New Balance unknowingly walked into a reputation crisis after customers across the country, incensed by a PR exec’s comment, purged their lockers and shoe racks of the incendiary footwear.
Last week, Matt LeBretton, director of public affairs, commented to a Wall Street Journal reporter that the shoe company, which advocated against the TPP, believes the country will benefit from Donald Trump’s presidency on issues of trade.
New Balance: "The Obama admin turned a deaf ear to us & frankly w/ Pres-Elect Trump we feel things are going to move in the right direction"— Sara Germano (@germanotes) November 9, 2016
After LeBretton’s comment ricocheted across social media, with customers burning and dumping their shoes in response, the company issued a statement that rebuffed an endorsement from neo-Nazis that proclaimed them "The Official Shoes of White People." It also affirmed the importance of its U.S. manufacturing and emphasized the quote was in direct relation to issues of trade.
Asked how it is stomping out the fires it inadvertently started, Amy Dow, senior global corporate communications manager at New Balance, said: "We are continuing to aggressively correct inaccuracies when we see them and are able to respond to media inquiries and to reinforce the messages that our current statements cover."
Here’s what four PR pros think of the situation…
Brad MacAfee, CEO, Porter Novelli
In the moment, we often think of current sentiment as having long-lasting or permanent impact on brand reputation. General Motors’ faulty ignition switch had the public thinking the brand would have challenges rebounding, but two years later it is still selling more than 200,000 cars per month. BP’s oil spill crisis in the gulf with loss of life and environmental harm surely would have permanent impact on the company. Both of these companies have mostly rebounded. Permanent reputational harm tends to impact companies who do not take accountability for the issue, have a strong response, and a plan for how the situation will not happen again.
The company’s response condemning hate and discrimination in any form was strong, but it wasn’t enough to settle the situation. This demonstrates a new consideration for brands providing a point of view or position on political issues. In this situation, both sides have now hijacked New Balance shoes as a symbol of support for President-elect Trump or a rejection of his election.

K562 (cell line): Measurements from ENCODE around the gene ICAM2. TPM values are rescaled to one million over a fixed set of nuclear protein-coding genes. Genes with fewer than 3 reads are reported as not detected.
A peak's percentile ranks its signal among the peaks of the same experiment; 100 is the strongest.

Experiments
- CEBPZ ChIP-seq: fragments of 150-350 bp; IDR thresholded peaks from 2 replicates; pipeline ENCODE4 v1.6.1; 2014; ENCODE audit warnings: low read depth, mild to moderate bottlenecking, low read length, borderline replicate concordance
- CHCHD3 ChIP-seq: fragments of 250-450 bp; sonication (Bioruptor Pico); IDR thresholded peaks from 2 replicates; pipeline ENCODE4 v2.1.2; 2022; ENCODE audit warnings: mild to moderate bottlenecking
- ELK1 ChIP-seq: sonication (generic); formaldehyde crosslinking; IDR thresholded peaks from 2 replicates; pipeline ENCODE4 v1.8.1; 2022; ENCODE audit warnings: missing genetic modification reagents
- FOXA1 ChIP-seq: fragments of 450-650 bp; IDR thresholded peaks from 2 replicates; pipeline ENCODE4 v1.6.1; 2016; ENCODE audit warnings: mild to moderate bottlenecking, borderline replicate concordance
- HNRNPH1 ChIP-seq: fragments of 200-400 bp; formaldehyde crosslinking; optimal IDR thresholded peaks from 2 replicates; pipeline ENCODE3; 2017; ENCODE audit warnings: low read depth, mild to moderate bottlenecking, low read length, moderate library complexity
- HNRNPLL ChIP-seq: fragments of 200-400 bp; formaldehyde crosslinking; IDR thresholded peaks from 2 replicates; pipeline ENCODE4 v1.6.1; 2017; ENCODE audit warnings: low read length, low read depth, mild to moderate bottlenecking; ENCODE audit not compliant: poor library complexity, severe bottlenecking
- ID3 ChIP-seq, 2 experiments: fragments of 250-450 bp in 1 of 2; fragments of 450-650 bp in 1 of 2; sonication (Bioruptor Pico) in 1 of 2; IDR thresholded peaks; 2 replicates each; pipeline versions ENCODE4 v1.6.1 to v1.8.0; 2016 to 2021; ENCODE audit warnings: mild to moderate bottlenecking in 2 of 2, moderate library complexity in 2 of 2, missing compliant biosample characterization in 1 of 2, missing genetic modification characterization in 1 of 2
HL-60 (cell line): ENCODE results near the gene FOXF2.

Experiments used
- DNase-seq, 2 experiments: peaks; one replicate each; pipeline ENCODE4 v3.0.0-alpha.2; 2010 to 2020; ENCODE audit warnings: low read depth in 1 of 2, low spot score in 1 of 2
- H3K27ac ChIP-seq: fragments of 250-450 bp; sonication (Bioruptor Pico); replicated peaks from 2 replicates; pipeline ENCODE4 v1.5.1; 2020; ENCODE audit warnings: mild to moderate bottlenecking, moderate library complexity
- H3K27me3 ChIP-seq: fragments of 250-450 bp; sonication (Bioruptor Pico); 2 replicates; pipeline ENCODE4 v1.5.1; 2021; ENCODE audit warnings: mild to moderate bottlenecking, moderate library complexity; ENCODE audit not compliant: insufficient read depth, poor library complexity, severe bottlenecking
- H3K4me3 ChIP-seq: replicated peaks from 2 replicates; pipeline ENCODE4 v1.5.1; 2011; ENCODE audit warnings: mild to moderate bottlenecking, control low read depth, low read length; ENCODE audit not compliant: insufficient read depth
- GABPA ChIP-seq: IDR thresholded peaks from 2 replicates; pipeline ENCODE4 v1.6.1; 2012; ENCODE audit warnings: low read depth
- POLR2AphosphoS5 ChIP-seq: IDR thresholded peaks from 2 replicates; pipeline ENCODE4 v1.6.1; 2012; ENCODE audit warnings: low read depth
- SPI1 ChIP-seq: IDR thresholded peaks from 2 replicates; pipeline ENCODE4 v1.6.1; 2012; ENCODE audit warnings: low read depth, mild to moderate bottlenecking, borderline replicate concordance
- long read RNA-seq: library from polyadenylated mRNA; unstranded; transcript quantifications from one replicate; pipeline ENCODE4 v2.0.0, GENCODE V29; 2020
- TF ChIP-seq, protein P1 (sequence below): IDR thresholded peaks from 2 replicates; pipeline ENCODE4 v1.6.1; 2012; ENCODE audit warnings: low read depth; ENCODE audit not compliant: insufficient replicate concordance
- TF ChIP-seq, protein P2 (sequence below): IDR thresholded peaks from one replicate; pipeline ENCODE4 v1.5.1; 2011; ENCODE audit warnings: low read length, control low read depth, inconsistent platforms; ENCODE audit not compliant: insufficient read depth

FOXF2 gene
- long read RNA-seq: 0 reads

Carreen Winters, EVP of corporate reputation, MWW
New Balance has a legitimate position as a "Made in America" brand to have a point of view about complex policy issues related to trade. Having a voice in policy matters -- when done appropriately, it can actually help a company build reputation. What New Balance failed to consider was the highly polarized public at this moment in time, and the level of emotion they would incite with a flip comment. Their statement, and ultimately their brand, were hijacked by the alt-right.
For a brand that has struggled for attention in the shadow of some mega-brand competitors, this certainly isn’t the kind of attention they were looking for. All eyes are on New Balance now. They can use this opportunity to change the conversation about the brand and build relevance. When brands manage a controversy well, it can bring them new loyalists. Time will tell if New Balance can be successful at creating an opportunity for itself, or if it will slip back to its former position in the sneaker hierarchy.
Scott Sunshine, partner, Water & Wall Group
While the inescapable conclusion is that New Balance is going to be mired in controversy near-term, long-term their prospects are unlikely to be that dire. It’s also possible that this won’t be the only brand to fall victim to the fallout of a particularly polarizing election.
Given that the original comments were made by a low-level executive, didn’t come from the C-suite, and weren’t conceived in hatred, the company’s response was appropriate. And, New Balance is not the first company to fall victim to a 140-character tweet whose contextual framework was twisted by others looking for shadows where none existed.
New Balance needs to stick to its mission of making athletic apparel, take the high road, and keep out of the sandbox. This, too, shall pass, but they should learn from this experience and respect the power of social media. Brands often cite the advantages that social can offer, but it’s a two way street.
Harlan Loeb, global practice chair for crisis and risk, Edelman
While New Balance’s reputation will survive, it is the opening salvo of what corporate leadership can expect in the wake of confirmation that we have significant divides in this country and beyond. Before weighing in on business and social policy issues, CEOs and their minions are going to have to vet very carefully the impact it will have on core constituencies, including employees and customers. Though corporate leadership must be front and center on important issues of the day, they will need to develop the appropriate internal and external comms strategy based on the right insights and information to make sure they’re harmonizing their business objectives with their cultural and social aspirations.
[The election] lifted the lid off the social-cultural-business phenomena that’s been underway for some time, which is the democratization of influence. You’re beginning to see what that means in a post-fact environment and post-Donald Trump campaign. New Balance stepped into what many companies that are not careful will step into. We live in binary terms -- you’re either for something or against it. And nuanced positions are increasingly difficult to maintain.